Audit finds problems with handling, storing of hazardous materials by Orange County Utilities
A comptroller’s audit, released Wednesday morning, found Orange County Utilities carelessly mishandled hazardous materials in its workplaces, posing potentially unsafe conditions for employees.
“They had [hazardous] materials in containers with no labels or with labels that were illegible, a problem because if stuff starts leaking out you don’t know what it is,” Comptroller Phil Diamond said, listing instances of careless handling of flammable, dangerous materials. “This could be very serious.”
The audit was conducted in 2020 but 13 site inspections were performed in August 2021.
“I think it’s important that Utilities management went with us on our inspections because they got to see what we were inspecting,” said Wendy Kittleson, assistant comptroller. “I think it’s safe to say they were disturbed at what they saw and were thankful for recommendations to get these things fixed.”
Most problems have been addressed since the department received the report.
With more than 1,000 employees, Orange County Utilities provides drinking water to 162,000 customers, a distribution which encompasses a service population estimated at 845,000 people.
It also manages residential, curbside collection of household garbage for 230,000 households.
It oversees the largest publicly owned landfill in Florida.
The 38-page report published on the comptroller’s audit page includes photographs illustrating problems that examiners and a third-party consultant found during visits to the department’s water lab, three regional wastewater treatment plants, the landfill in east Orange County and other sites.
Diamond said proper storage, handling, management and disposal of hazardous and regulated materials is a critical part of providing a safe environment for county employees, contractors and the public.
Utilities administrators mostly concurred with recommendations for improvements.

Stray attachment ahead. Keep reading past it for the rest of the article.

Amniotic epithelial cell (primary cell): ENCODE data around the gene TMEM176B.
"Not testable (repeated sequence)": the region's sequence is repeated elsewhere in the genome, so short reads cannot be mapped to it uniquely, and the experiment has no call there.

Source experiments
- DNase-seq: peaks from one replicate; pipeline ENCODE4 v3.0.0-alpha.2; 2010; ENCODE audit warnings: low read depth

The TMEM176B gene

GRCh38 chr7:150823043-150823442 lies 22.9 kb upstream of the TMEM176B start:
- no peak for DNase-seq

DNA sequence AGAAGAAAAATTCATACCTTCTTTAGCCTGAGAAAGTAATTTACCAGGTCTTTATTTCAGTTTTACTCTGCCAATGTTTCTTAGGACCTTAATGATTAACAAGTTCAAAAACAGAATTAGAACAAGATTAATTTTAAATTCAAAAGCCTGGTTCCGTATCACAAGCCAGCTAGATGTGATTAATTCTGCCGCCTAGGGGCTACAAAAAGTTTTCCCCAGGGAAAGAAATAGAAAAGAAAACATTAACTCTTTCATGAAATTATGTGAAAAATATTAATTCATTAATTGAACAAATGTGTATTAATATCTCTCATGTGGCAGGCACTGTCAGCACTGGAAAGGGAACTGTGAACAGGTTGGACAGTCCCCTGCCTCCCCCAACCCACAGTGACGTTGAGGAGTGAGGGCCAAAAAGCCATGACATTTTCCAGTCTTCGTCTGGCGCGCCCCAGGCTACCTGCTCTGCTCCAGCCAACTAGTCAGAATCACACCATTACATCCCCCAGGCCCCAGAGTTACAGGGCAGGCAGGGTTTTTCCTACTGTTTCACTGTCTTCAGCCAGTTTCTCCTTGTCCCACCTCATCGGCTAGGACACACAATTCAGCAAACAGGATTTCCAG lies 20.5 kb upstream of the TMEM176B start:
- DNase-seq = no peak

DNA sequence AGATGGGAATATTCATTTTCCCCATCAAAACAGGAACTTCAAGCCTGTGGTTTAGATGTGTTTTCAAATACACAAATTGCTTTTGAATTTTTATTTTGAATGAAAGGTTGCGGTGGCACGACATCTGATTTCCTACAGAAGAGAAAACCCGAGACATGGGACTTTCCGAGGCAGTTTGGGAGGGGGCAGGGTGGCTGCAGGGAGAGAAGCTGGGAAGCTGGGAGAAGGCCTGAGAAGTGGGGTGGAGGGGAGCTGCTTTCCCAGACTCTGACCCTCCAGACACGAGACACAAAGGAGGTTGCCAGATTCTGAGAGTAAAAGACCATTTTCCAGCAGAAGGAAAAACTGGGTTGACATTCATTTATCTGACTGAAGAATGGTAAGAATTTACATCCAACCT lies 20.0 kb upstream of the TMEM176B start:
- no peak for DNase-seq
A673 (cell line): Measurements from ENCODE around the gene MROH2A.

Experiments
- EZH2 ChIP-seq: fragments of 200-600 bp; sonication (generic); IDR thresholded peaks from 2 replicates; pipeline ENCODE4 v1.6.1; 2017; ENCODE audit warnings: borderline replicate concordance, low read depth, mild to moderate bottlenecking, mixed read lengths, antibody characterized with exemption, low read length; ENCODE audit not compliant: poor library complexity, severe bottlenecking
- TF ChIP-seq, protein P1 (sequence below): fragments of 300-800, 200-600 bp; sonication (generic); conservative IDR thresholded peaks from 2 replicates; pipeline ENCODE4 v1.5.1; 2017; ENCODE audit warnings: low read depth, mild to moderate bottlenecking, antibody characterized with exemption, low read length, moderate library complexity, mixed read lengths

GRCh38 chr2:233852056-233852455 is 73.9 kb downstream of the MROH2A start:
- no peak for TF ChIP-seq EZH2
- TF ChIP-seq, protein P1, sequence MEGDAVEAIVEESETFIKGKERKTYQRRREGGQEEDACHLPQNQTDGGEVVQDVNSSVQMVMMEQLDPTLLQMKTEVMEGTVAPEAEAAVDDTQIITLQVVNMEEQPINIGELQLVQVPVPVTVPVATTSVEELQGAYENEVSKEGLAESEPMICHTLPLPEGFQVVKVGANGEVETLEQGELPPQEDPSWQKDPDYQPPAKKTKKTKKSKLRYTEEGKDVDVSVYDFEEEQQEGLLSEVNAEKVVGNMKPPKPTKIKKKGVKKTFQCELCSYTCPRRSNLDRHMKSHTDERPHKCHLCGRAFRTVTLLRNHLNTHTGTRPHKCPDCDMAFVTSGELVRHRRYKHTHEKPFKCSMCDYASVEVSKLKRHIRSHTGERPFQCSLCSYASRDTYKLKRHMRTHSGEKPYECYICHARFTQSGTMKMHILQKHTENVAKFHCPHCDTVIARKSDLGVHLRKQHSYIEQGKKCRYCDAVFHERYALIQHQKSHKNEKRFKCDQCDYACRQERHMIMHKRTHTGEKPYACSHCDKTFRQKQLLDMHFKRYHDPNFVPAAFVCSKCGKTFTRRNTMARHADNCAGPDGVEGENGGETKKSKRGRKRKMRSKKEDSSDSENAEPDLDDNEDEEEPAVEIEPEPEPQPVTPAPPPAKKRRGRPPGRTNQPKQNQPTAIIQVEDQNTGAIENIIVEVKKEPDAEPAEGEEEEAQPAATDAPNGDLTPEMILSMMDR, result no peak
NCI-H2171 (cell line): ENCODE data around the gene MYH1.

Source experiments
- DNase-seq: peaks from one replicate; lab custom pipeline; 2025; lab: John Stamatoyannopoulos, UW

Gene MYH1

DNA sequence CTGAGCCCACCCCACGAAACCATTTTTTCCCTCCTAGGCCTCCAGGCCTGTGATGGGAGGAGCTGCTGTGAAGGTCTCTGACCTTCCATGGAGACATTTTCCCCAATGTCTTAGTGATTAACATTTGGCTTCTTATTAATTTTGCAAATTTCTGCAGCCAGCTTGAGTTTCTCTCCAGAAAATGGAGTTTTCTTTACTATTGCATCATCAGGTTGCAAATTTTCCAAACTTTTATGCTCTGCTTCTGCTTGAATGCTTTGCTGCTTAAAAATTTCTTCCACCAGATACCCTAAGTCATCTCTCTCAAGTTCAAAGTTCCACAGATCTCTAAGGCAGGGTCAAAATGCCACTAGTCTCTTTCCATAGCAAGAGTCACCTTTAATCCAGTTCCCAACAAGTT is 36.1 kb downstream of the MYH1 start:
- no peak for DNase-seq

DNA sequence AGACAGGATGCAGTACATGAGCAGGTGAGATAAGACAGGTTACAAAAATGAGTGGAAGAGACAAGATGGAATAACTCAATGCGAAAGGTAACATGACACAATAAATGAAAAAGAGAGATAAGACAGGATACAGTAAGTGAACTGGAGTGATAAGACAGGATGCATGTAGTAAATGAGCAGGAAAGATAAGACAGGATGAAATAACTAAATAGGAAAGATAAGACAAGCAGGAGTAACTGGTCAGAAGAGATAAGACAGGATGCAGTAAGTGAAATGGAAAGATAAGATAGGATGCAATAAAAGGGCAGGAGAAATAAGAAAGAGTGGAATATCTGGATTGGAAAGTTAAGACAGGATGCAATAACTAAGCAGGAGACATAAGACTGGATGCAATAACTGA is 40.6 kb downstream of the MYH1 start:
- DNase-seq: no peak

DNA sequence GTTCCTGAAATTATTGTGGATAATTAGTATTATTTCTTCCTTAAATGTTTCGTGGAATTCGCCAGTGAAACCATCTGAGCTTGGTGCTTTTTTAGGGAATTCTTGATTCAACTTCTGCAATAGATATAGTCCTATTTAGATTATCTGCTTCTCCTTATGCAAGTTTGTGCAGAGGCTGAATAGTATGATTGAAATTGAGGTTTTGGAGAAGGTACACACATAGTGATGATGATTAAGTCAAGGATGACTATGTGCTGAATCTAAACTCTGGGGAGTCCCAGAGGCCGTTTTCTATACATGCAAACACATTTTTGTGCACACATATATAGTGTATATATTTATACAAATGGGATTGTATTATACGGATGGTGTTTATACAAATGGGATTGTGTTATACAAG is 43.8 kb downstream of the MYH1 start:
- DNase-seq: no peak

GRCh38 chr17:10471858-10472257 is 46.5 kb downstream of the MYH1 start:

“A different point of view is helpful. A different perspective for your operations is helpful,” said Debbie Sponsler, Utilities spokesperson. “We appreciate them pointing out opportunities for us to do better.”
In a letter published as part of the audit report, Utilities Director Ed Torres described the comptroller’s review as a chance to “strengthen our operations and improve as a premiere utility.”
Diamond said the objective of the audit was to examine whether hazardous materials were handled, stored and disposed of according to department policies and state and federal regulations.
He called it a “public-safety audit.”
All Utilities divisions use hazardous materials including fuel, paint and cleaning supplies for day-to-day operations. The audit noted that the Utilities water lab maintains chemicals for lab tests that include toxic and corrosive substances, carcinogens, flammable liquids, and compressed gases.
Diamond said auditors found some potentially dangerous conditions, including flammable materials stored outside fire safety cabinets. The cabinets are intended to prevent a fire from spreading quickly.
Auditors also found combustible materials stored on top of fire safety cabinets at some sites.
The audit pointed out that a fire-safety survey of the landfill’s waste-tire center, where junk tires are collected, has never been conducted, though a review is required by Florida Department of Environmental Protection regulations.
At two facilities, combustible gases were stored within 20 feet of one another.
They should be separated when not in use, Diamond said.
The cylinders were separated by Utilities staff during the inspection.
Diamond said auditors will conduct a follow-up in the future.